So there can be little doubting that demand for infrastructure in APAC will remain high. The challenge will be meeting that demand in a sustainable manner. After all, the region sits at the forefront of the global sustainability challenge, in terms of both cause and effect.
On the one hand, it is currently highly reliant on fossil fuels and accounts for more than half of carbon emissions. On the other, its high population density, environmental degradation and many coastal areas make it highly vulnerable to rising sea levels and to the increased frequency of extreme weather events the world is already seeing.
The problem is that APAC is currently considerably behind the curve when it comes to decarbonisation. However, the situation is changing. ASEAN energy ministers recently set renewable goals that will require around 35GW to 40GW of renewable energy capacity to be added by 2025.
In Taiwan, for example, the government has targets to increase wind capacity significantly by 2035. A number of nations in the APAC region have also committed to ending investment in coal power generation.
And yet, substantial challenges remain, not least the nascent state of the region’s renewable energy infrastructure. For example, grid infrastructure in many APAC countries is poorly configured for the variable output of renewable power. Fixing such issues won’t come cheap. Indeed, if APAC is to reach net-zero emissions by 2050, it is estimated that capital expenditure across the region would have to rise by around $1.0 trillion to $3.1 trillion per annum.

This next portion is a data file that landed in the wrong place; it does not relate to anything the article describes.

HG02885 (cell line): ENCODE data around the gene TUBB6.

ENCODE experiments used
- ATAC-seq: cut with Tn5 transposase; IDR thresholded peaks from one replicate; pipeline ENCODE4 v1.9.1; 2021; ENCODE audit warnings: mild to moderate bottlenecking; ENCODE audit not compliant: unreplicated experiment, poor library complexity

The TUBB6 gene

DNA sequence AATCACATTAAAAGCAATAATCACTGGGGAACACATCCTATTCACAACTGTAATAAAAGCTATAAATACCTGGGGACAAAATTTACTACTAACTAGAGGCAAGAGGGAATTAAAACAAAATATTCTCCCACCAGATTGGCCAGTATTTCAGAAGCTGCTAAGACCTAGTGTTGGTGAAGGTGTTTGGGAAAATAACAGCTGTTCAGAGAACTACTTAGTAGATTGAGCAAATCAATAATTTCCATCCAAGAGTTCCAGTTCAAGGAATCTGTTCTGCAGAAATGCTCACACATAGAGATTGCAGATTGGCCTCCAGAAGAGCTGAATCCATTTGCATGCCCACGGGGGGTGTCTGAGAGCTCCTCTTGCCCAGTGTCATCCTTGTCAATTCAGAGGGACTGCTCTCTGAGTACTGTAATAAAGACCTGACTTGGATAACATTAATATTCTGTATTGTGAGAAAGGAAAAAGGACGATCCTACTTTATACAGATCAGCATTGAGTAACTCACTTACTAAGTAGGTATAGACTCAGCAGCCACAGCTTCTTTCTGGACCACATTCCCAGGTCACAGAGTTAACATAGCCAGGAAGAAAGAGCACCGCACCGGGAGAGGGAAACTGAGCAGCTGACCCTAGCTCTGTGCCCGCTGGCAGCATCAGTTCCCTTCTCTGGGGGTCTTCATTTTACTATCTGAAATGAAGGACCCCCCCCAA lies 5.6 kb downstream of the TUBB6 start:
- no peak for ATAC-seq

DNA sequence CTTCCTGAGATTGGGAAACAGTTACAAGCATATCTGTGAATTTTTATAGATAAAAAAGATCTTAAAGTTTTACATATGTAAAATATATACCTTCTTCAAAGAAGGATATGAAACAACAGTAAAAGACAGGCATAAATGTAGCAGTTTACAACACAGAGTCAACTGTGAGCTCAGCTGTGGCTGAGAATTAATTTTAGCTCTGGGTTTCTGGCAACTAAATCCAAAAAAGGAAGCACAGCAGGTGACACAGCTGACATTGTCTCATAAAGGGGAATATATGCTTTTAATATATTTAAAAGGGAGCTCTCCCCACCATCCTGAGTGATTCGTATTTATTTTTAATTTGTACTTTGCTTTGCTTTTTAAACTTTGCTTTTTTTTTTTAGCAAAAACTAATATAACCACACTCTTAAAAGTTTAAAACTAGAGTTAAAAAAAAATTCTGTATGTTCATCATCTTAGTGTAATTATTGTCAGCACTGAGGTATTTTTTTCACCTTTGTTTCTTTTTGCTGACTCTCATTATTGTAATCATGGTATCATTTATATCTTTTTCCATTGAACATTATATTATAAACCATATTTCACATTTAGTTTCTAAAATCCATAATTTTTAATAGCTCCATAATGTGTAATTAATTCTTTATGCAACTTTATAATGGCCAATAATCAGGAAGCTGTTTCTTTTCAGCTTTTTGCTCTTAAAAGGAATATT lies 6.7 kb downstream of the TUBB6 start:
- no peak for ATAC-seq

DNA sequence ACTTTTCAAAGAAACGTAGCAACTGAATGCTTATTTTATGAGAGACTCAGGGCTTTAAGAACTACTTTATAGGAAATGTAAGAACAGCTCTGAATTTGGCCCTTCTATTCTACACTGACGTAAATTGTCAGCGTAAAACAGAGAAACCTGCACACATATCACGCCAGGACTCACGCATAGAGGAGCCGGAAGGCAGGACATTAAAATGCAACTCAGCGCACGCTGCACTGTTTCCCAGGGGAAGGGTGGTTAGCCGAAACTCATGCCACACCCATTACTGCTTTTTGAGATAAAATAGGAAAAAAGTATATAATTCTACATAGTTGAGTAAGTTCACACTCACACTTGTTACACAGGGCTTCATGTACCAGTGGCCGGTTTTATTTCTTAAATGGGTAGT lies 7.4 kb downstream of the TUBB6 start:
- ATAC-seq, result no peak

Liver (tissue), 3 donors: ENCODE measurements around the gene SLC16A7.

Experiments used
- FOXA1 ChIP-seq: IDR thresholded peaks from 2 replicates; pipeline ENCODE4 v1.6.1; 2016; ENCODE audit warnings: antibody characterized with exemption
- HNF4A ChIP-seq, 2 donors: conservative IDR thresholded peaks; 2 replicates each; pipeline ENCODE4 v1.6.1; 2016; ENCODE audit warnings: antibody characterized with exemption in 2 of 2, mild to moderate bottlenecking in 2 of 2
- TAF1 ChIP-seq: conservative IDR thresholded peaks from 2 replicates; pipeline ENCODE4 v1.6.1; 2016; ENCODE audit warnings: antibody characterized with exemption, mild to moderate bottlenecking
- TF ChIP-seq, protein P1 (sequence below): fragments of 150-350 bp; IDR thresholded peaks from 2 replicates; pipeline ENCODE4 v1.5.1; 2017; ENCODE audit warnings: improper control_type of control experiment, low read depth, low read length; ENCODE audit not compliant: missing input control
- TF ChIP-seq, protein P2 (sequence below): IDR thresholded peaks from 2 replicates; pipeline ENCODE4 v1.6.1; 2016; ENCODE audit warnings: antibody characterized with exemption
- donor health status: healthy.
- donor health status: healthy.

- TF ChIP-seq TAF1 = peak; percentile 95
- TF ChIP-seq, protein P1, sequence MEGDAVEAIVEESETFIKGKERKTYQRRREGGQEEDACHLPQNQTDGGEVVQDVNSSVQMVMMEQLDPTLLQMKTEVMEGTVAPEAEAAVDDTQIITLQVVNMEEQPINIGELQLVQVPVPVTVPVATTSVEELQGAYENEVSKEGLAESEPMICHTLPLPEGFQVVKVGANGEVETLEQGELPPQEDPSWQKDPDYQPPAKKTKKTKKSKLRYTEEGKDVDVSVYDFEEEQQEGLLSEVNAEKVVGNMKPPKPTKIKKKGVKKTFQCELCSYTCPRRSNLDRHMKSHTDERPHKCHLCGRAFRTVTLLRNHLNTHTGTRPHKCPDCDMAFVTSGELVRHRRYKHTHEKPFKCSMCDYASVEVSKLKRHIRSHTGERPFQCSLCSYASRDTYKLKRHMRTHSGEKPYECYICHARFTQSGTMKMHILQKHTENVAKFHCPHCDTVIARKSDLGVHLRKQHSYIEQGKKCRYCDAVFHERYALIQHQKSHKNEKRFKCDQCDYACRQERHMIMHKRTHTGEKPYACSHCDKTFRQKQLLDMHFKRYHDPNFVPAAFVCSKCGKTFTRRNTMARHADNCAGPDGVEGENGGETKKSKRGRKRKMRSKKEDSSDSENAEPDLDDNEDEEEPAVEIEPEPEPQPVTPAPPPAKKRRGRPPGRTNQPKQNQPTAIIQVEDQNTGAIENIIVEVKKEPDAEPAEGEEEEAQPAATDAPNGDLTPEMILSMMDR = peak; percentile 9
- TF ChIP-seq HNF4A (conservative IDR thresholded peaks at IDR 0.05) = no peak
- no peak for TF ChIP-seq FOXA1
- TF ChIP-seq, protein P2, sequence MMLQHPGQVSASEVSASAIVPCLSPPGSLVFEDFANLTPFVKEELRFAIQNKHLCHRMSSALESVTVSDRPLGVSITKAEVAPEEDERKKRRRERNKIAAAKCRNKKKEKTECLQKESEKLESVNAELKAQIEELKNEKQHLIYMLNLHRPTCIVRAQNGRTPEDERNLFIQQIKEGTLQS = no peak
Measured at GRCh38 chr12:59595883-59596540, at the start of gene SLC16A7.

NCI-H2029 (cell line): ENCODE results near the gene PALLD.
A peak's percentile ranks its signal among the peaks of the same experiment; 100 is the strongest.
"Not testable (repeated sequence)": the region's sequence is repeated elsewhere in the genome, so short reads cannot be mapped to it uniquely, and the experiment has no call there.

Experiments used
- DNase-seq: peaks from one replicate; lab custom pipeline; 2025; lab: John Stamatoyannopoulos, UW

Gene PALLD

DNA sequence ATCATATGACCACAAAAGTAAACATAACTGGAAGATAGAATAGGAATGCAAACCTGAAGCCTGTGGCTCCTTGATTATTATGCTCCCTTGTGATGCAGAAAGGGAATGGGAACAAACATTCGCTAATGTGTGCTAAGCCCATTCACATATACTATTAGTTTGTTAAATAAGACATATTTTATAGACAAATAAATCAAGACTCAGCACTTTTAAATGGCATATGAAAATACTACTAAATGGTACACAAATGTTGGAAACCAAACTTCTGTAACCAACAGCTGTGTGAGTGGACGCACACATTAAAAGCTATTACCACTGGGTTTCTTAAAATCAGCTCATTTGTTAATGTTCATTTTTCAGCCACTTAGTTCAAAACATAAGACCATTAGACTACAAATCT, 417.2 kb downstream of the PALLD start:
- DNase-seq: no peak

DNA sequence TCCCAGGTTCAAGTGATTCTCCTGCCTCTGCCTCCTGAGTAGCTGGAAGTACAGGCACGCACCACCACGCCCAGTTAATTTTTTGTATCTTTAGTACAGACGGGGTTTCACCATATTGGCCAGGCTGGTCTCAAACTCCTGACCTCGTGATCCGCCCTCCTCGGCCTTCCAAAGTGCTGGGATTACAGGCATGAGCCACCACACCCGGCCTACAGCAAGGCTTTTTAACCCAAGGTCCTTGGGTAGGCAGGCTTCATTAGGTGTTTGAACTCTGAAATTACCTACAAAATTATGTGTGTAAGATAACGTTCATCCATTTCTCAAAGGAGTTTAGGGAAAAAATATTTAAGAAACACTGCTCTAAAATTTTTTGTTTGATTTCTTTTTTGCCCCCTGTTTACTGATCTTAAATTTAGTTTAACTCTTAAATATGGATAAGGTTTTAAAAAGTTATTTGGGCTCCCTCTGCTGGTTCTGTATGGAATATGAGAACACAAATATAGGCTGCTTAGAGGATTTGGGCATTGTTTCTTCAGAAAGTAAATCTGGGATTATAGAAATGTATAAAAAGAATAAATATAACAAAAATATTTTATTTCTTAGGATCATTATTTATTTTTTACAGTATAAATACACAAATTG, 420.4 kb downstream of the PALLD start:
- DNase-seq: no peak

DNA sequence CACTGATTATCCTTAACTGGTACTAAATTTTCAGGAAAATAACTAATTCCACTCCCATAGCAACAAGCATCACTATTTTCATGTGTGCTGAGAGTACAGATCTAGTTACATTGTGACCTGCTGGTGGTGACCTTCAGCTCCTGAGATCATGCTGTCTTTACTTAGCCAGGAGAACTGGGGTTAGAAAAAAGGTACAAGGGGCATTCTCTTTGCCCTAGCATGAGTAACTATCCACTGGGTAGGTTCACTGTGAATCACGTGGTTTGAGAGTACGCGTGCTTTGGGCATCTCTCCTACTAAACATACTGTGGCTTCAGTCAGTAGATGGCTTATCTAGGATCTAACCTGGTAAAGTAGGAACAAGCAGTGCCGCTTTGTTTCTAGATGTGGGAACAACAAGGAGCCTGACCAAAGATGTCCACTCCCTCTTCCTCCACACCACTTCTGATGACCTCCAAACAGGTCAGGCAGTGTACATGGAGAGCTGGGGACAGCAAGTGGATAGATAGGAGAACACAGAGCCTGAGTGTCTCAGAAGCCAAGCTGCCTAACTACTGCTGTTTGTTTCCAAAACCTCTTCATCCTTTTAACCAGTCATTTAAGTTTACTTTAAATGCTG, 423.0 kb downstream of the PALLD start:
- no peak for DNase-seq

Inevitably, that means there is a sizeable funding gap between APAC nations’ spending power and the sums required, something that is not helped by high government debt levels. Indebtedness was already high as a result of the required responses to the global financial crisis, both in terms of bailouts and stimulus packages. This has been further compounded by the stimulus response required for the covid-19 pandemic. Furthermore, the recent increase in both interest rates and USD currency will further constrain governments given the dominance of USD debt financing in the region.
While APAC governments tend to be less indebted than those in Europe and North America, debt levels are nonetheless high. Indeed, Japan has the highest government debt-to-GDP ratio in the world. As a result, private sector investment will be required to bridge the funding gap, something that Japan has already acknowledged by encouraging privatisations, especially in airports and water infrastructure.